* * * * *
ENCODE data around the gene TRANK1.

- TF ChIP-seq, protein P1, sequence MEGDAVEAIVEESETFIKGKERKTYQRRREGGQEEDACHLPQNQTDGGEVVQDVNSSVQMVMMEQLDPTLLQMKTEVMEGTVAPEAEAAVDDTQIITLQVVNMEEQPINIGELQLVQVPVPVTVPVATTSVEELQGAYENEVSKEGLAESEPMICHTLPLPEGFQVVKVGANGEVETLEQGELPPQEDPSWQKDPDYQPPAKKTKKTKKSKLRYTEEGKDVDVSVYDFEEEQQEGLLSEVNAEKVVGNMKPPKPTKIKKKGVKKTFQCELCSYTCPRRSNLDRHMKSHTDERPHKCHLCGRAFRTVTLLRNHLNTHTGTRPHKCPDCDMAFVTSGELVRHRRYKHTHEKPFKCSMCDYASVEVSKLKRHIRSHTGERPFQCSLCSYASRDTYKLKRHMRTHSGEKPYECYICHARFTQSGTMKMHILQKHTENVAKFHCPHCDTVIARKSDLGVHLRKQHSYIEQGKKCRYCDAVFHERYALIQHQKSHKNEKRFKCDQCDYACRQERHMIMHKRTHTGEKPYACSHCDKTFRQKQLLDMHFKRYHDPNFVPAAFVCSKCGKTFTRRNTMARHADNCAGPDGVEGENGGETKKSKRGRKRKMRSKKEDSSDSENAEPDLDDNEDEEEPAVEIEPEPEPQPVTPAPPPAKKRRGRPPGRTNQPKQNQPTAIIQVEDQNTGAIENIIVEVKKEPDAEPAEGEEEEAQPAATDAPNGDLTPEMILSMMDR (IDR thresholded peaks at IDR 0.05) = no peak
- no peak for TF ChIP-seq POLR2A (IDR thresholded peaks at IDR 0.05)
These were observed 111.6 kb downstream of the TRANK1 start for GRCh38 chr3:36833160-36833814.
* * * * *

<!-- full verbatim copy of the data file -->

ENCODE data around the gene TRANK1.

- TF ChIP-seq, protein P1, sequence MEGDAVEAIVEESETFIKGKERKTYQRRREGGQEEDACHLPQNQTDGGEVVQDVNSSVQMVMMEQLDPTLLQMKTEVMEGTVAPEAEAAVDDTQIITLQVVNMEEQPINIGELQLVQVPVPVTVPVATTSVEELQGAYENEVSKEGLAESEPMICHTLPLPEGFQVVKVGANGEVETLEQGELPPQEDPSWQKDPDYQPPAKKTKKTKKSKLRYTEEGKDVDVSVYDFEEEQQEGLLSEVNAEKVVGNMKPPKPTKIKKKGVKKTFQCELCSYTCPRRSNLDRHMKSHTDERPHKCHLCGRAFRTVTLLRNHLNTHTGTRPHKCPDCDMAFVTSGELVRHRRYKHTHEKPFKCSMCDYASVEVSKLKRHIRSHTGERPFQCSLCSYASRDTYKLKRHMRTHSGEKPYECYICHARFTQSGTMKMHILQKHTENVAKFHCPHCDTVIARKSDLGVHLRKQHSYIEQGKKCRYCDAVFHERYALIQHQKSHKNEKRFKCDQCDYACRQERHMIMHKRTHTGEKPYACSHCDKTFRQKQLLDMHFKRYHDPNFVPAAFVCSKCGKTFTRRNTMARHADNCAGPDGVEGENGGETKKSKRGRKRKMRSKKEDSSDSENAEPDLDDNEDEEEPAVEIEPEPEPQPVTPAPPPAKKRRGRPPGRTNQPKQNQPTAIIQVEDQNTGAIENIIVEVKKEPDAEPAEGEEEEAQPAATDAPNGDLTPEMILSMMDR (IDR thresholded peaks at IDR 0.05) = no peak
- no peak for TF ChIP-seq POLR2A (IDR thresholded peaks at IDR 0.05)
These were observed 111.6 kb downstream of the TRANK1 start for GRCh38 chr3:36833160-36833814.